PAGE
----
Mayor Madeline Rogero hires Knoxville's first urban forester

12:33 PM, Oct 18, 2012   |    comments
Kasey Krouse
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Mayor Madeline Rogero announced Thursday that the city has hired its first urban forester.

Kasey Krouse will start work with the Public Service Department on Dec. 3.

He is currently an urban forester with Davey Resource Group in Fort Wayne, Ind.

"I am very happy to welcome Kasey and his wife Beth to Knoxville," Mayor Rogero said in a press release. "His expertise will be invaluable as we work to protect and expand our urban canopy. Trees are crucial to our local ecology and to the quality of life for all Knoxvillians."

Mayor Rogero announced the creation of the position in her budget address earlier this year.

Krouse will be responsible for managing Knoxville's forestry program, which will include the care of trees on city property and planning for future tree planting.

He has a bachelor's degree in forestry from Purdue University and is a certified arborist/municipal specialist with the International Society of Arboriculture.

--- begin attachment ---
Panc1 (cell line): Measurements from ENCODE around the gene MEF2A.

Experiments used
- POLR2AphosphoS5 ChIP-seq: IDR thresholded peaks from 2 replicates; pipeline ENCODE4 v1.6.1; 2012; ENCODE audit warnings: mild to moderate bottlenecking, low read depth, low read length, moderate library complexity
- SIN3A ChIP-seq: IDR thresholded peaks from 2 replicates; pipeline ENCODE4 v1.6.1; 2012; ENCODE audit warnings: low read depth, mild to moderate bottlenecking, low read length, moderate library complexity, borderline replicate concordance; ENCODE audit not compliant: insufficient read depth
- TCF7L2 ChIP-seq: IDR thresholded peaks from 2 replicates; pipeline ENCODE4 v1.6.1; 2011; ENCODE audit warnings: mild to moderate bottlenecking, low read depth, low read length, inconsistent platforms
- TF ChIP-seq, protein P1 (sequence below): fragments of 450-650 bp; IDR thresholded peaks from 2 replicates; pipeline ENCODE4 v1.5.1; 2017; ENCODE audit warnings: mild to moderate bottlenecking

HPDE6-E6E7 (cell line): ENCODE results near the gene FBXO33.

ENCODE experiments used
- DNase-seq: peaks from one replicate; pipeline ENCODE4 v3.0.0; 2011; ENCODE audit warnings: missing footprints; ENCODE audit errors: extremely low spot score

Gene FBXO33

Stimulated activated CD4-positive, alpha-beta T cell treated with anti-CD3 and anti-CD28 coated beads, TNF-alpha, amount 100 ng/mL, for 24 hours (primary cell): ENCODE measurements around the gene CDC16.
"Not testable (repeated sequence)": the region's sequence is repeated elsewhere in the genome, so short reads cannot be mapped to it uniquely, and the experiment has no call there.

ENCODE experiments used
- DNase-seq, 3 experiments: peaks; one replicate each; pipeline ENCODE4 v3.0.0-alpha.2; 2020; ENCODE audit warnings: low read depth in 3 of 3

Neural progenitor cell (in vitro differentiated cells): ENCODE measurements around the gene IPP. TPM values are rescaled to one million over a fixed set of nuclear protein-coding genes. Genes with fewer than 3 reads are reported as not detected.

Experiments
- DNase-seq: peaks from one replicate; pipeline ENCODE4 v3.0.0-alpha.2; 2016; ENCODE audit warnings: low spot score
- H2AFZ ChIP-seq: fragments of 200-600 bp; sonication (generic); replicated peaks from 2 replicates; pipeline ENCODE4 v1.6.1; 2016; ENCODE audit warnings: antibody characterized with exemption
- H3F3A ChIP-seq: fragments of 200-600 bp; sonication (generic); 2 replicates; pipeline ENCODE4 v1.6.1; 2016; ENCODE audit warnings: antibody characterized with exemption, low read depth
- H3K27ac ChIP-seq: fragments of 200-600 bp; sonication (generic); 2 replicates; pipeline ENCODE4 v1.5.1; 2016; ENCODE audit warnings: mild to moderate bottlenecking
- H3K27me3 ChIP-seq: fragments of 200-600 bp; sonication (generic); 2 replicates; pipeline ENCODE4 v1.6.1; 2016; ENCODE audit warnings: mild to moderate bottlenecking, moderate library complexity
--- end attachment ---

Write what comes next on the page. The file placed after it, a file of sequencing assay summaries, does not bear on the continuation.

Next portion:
In his work with the Davey Resource Group, Krouse managed and conducted tree inventories and tree management plans for several cities.

"I am really looking forward to building on Knoxville's longstanding commitment to its tree program," Krouse said. "The City has a great, diverse stock of trees spread through its parks and green spaces and along roadways, and a strong tree plan in place for the future."

Knoxville has been recognized as a Tree City USA community by the Arbor Day Foundation for the past 21 years. The Tennessee Urban Forestry Council recently named the city's Tree Board the Tennessee Tree Board of the Year. As part of that honor, Knoxville will host the state's official Arbor Day celebration on March 1, 2013.

Mayor Rogero budgeted $50,000 for tree planting in the current fiscal year. Combined with an additional grant of $20,000 from Keep Knoxville Beautiful and the Lowe's Charitable and Educational Foundation and $19,200 from the Tennessee Agriculture Enhancement Program, the city will have funding to plant more than 500 trees across the city.

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